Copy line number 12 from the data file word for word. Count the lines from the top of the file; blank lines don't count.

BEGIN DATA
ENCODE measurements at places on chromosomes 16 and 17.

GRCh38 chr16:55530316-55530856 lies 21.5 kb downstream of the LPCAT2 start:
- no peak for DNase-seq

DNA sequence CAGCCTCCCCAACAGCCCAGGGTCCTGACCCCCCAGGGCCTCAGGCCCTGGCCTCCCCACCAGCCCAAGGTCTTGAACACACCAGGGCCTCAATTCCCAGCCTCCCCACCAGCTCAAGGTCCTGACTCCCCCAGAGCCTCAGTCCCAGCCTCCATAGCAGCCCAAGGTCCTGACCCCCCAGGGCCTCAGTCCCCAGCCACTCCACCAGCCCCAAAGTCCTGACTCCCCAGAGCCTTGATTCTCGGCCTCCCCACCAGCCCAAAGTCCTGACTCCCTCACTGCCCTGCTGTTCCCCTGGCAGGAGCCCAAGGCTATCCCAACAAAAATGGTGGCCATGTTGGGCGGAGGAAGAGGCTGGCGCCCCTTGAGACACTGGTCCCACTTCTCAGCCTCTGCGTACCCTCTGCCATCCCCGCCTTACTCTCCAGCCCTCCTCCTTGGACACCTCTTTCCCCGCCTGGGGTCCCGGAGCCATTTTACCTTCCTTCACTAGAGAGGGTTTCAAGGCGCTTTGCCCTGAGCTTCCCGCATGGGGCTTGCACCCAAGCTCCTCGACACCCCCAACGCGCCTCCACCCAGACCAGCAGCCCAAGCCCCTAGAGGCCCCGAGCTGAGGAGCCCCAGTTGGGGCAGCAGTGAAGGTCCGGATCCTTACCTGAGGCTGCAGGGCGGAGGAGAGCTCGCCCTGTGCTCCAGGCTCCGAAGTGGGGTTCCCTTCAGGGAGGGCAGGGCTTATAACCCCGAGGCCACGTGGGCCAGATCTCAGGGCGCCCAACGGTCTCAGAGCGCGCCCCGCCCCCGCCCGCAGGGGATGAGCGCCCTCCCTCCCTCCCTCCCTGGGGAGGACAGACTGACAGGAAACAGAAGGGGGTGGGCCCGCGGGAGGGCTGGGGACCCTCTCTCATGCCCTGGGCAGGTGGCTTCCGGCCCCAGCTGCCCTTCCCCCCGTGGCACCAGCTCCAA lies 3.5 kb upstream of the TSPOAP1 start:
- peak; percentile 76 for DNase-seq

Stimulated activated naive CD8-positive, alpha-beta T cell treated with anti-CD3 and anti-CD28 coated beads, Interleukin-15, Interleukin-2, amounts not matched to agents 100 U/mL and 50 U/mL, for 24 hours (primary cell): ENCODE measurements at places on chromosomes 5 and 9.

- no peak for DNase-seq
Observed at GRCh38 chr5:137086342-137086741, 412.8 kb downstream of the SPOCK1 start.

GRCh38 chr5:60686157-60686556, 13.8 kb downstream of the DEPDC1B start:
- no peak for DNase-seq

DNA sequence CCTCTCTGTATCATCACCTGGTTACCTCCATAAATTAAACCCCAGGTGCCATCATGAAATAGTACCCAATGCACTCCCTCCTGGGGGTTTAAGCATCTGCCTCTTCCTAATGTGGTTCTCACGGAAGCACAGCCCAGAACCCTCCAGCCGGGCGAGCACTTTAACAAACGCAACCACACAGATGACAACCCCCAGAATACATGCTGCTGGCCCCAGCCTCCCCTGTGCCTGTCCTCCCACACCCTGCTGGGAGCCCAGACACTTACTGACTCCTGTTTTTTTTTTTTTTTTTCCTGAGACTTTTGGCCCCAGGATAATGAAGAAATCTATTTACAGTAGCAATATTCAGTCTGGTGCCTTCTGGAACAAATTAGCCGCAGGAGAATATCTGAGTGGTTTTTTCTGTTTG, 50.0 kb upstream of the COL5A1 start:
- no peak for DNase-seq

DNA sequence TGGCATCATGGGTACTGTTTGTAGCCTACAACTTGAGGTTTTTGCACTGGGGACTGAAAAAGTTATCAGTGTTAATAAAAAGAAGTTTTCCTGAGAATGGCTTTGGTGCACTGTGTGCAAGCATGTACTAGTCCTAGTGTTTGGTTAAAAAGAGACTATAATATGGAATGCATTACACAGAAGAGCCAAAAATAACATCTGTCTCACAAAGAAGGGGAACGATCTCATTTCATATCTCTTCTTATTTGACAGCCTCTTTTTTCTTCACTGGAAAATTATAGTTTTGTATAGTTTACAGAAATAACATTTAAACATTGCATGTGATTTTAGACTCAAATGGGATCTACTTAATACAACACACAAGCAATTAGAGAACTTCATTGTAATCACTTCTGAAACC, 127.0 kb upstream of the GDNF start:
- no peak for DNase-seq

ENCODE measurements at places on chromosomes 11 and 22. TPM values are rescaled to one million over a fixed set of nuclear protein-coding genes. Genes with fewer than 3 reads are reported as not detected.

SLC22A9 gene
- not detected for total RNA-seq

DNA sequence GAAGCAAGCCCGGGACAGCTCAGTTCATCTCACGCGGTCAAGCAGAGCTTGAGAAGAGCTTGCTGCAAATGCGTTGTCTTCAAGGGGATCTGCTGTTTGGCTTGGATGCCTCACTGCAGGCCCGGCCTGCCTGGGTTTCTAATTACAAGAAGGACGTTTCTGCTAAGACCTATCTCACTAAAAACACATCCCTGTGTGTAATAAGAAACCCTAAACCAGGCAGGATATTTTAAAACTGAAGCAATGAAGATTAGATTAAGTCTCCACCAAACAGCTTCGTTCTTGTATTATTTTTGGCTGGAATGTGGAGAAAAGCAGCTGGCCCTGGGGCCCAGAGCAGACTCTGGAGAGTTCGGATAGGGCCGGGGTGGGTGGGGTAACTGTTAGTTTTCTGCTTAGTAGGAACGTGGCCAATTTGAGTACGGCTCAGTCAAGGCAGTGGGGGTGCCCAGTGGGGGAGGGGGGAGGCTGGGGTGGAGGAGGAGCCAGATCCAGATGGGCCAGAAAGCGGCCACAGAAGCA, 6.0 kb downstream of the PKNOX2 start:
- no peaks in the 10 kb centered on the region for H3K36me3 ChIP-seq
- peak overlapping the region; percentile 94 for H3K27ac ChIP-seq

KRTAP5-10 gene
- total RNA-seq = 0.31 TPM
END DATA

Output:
- no peak for DNase-seq